Blue Badge court case highlights rules
Another Leeds man has been called before magistrates for using a Blue Badge without the badge holder being present.
Having pleaded guilty, Lee McCaulsky of Newton Park View was given a conditional discharge at Leeds Magistrates Court today. He was also ordered to pay £400 costs and a victim surcharge of £15.
McCaulsky is the latest person to be prosecuted for mis-using the scheme intended to help disabled people park nearer to where they’re going.
McCaulskey parked in a pay and display bay located 10 yards from a ticket machine. Having displayed a Blue Badge – genuinely issued to a female – he got out of the car and crossed the road. Officers questioned McCaulskey when he returned to his car, again on his own.
It was clear to officers that McCaulsky had used the Blue Badge without the badge holder being present to get round parking rules.
Councillor Mark Dobson, executive board member for the environment, said:
“The rules on using Blue Badges are very clear – the badge holder must be present when it’s being used.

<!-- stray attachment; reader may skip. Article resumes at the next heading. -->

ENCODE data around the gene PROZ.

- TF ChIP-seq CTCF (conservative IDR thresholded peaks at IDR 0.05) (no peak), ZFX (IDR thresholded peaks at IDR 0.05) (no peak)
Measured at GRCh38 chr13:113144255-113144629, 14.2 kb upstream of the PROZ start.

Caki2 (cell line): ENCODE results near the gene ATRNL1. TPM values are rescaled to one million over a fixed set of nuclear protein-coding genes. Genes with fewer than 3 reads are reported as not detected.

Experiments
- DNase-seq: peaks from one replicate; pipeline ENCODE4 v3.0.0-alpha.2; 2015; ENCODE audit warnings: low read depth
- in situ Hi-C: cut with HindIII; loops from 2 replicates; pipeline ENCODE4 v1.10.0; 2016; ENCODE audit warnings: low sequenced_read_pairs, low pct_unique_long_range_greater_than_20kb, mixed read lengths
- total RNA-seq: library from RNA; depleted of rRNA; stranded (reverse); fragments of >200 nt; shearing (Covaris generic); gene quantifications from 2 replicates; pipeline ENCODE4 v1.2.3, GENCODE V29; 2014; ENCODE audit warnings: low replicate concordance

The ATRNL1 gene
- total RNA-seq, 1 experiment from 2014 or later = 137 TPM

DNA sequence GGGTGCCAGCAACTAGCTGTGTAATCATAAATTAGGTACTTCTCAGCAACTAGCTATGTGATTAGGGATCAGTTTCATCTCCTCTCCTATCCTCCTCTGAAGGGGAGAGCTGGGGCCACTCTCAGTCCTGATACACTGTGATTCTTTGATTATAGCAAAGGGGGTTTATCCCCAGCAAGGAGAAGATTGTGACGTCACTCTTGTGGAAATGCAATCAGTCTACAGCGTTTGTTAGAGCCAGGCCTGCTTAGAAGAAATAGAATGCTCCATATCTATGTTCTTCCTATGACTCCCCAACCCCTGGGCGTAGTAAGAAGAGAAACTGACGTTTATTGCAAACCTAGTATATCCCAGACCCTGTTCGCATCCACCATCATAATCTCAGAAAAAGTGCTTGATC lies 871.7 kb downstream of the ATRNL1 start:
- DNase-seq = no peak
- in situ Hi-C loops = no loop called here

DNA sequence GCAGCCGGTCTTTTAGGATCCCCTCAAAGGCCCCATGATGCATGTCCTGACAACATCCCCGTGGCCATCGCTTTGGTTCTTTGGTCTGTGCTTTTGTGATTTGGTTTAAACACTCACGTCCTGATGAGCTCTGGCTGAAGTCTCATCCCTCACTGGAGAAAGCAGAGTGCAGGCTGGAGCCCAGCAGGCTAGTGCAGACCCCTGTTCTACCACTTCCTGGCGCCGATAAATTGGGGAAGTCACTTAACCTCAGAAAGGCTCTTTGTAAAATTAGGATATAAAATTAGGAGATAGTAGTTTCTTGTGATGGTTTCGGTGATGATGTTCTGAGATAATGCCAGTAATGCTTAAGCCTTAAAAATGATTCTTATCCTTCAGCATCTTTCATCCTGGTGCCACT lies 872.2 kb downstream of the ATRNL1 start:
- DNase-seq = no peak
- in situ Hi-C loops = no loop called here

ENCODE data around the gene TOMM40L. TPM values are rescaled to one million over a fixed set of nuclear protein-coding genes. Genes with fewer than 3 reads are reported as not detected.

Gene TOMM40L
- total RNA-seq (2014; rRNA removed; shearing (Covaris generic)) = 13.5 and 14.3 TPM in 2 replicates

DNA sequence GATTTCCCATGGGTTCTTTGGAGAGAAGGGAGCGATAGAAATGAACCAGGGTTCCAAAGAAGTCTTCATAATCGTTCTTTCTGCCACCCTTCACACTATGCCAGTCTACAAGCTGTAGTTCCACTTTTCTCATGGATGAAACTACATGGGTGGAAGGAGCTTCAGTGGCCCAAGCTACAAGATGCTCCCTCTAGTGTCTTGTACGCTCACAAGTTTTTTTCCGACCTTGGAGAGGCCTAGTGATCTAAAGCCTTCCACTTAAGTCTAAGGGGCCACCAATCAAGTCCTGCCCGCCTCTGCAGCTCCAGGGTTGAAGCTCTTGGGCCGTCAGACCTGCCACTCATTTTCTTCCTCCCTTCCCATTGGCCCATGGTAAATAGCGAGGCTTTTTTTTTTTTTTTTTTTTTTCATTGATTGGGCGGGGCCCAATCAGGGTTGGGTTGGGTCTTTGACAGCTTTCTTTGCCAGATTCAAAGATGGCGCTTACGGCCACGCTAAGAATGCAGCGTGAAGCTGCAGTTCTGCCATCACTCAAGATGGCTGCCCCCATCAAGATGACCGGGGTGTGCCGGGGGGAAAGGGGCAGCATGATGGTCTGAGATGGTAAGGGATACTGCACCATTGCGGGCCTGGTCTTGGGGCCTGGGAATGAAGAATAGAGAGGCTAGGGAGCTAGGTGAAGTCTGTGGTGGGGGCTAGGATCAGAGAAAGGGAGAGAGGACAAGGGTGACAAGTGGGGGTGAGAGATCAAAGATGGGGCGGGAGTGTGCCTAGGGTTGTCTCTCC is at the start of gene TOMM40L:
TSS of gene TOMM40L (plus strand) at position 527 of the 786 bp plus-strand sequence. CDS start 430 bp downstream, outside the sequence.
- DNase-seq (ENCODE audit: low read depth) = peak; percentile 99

“We need to ensure that the system is being used fairly by only those who are entitled to so they aren’t disadvantaged by cheats. We’ll continue to crack down on people abusing the system and hope that this case help get that message across.”
People could have their Blue Badges revoked or renewal refused if they or others persistently abuse them.
They also face a maximum £1,000 fine if prosecuted and found guilty of abusing the system.
See www.leeds.gov.uk/residents/pages/blue-badge-parking.aspx and www.gov.uk/browse/driving/blue-badge-parking for more information.
For media enquiries please contact:
Amanda Burns, Leeds City Council press office (0113) 395 1577